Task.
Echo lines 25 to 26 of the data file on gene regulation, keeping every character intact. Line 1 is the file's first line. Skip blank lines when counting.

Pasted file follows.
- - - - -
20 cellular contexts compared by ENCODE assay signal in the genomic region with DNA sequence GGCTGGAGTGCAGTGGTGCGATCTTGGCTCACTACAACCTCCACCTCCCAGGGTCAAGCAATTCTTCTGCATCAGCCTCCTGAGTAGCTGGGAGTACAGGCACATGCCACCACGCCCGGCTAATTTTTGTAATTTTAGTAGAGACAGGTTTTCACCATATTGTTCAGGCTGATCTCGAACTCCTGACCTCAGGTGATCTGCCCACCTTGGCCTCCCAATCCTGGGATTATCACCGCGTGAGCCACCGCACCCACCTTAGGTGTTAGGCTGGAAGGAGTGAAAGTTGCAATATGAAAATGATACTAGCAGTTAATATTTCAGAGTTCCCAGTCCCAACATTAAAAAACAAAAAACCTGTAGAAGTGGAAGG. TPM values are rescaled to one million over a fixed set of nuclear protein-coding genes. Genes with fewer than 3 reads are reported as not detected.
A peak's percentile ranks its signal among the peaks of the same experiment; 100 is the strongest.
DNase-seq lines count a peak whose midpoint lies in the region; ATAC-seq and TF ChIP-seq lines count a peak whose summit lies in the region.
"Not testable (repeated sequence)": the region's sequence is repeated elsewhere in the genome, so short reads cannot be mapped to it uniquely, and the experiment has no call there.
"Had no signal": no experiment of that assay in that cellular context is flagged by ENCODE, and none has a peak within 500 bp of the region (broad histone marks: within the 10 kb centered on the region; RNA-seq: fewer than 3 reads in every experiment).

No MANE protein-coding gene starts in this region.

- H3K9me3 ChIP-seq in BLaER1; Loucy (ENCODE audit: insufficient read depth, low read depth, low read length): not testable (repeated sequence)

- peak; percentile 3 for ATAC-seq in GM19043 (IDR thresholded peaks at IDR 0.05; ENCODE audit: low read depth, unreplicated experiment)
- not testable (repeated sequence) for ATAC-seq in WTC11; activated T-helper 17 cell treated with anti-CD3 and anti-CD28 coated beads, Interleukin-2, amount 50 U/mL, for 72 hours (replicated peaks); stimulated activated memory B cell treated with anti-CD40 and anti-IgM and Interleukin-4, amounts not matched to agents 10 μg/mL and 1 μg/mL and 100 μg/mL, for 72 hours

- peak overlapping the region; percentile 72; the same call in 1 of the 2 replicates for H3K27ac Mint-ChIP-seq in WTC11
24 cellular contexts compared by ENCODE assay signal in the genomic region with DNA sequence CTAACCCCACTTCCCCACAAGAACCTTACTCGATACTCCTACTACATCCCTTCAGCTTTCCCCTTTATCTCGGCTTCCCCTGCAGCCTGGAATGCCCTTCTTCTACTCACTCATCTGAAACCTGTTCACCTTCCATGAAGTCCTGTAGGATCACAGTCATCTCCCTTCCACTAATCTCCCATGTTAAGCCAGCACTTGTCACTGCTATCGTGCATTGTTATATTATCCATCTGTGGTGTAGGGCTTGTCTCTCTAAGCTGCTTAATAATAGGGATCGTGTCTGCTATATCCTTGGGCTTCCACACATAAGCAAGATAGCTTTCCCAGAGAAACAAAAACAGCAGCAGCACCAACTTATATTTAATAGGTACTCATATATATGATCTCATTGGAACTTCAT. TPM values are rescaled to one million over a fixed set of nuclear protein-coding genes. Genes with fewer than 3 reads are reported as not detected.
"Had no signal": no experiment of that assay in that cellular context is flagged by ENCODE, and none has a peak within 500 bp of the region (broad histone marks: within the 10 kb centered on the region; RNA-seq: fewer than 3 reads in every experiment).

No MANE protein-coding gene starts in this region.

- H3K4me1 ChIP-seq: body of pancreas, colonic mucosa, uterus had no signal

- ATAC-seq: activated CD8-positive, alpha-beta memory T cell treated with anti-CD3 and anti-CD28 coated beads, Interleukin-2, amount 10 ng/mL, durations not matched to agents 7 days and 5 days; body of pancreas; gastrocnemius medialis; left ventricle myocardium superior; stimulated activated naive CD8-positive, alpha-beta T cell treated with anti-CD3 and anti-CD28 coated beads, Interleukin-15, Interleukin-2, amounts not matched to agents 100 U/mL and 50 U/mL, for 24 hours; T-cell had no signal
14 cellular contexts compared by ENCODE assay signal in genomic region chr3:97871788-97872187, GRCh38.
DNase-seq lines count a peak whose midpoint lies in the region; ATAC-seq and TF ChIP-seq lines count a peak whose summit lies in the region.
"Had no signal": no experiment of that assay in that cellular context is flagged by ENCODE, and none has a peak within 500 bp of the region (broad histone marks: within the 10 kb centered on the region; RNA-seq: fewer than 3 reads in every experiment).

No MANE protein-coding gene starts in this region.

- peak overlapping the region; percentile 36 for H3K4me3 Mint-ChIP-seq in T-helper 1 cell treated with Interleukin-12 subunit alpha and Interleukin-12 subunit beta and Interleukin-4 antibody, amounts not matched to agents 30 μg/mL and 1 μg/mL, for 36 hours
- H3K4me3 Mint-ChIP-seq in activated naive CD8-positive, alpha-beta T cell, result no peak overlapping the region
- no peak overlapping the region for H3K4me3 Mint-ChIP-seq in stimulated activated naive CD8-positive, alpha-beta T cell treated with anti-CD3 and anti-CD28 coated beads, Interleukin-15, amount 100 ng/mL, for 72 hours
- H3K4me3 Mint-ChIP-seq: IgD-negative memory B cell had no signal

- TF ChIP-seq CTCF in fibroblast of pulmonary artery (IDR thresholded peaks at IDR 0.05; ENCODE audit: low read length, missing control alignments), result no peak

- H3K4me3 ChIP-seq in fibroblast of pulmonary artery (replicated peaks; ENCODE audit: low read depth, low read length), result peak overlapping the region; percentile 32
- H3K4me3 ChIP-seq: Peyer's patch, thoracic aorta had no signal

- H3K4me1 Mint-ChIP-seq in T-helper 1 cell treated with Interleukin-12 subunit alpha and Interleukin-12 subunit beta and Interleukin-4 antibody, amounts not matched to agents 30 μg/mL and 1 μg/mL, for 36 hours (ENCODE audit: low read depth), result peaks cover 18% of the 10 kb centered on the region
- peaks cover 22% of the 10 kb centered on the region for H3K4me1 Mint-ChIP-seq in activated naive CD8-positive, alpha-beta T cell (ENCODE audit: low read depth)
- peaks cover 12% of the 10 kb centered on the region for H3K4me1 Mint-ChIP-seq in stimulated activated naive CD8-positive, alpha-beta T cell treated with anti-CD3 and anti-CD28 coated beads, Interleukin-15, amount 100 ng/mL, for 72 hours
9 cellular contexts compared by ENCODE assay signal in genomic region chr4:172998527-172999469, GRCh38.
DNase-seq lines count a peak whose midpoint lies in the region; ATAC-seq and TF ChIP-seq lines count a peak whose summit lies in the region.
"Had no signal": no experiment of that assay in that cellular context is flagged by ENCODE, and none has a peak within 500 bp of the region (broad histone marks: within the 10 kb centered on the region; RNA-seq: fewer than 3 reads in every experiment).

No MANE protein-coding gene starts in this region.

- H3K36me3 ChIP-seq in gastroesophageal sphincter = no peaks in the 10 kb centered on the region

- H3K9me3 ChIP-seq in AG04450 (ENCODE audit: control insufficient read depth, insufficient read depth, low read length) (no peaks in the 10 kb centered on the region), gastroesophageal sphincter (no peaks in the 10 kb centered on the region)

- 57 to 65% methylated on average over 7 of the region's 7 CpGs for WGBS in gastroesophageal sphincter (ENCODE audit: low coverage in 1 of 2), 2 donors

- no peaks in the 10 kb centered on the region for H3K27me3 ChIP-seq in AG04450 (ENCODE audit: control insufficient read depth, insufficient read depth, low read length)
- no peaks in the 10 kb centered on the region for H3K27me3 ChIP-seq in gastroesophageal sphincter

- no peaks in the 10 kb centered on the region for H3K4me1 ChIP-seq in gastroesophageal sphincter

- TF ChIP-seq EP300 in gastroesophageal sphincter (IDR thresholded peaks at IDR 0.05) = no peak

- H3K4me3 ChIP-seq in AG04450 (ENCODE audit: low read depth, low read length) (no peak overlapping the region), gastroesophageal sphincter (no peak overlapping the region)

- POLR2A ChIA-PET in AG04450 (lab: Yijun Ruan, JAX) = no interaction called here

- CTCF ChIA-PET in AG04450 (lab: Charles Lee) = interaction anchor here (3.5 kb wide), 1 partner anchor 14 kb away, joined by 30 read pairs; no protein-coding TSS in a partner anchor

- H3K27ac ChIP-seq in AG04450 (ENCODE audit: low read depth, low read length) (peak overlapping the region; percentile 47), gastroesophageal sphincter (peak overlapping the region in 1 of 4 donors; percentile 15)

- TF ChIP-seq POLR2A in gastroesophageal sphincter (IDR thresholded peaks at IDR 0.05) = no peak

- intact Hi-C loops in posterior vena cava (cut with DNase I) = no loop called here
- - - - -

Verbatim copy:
- H3K4me3 ChIP-seq in fibroblast of pulmonary artery (replicated peaks; ENCODE audit: low read depth, low read length), result peak overlapping the region; percentile 32
- H3K4me3 ChIP-seq: Peyer's patch, thoracic aorta had no signal